1 Answer 1


The line breaking and page breaking in TeX work in two asynchronous passes and there is no feedback back from the page breaker to the line breaker. (I'm ignoring luatex in this answer as it makes some things I say wrong). So conceptually The document input is broken up at each paragraph end and placed on an infinite scroll, then every now and then the output routine is invoked which chops off sufficient part of the scroll to make up a page, adding in floating figures page head and foot etc. The thing to note here is that much of the next page (or pages) have already been set by this time.

Basically This assumption isn't true:

So when page 1 is done it knows where in the original text to start for page 2, and when page 3 is done the same for page 4 and so on. So somehow it not only calculates these parameters but also keeps track of it.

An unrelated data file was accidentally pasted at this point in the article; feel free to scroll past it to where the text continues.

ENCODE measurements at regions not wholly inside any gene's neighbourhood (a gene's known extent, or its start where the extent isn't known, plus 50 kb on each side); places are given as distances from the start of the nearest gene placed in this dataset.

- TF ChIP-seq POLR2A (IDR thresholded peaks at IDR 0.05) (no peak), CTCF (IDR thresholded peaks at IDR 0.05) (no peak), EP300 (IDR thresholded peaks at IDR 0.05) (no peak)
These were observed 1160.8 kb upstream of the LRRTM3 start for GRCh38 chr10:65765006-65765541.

At the time of the page breaking TeX is only seeing a vertical list of boxes, it has no track of how those boxes relate to the original source.

If you could edit your question to be more specific about exactly what information you need to pass to each page we can probably help. Classic texniques such as \mark and writing to the aux file as you note can help, also \pdfsavepos is very useful in this context. Or, if luatex is an option, lua callbacks give far more control/information than has traditionally been available in TeX.

  • I've updated an explanation. Illustrating the issue, with a proposed solution based on your comment.
    – McGafter
    Dec 14, 2012 at 14:12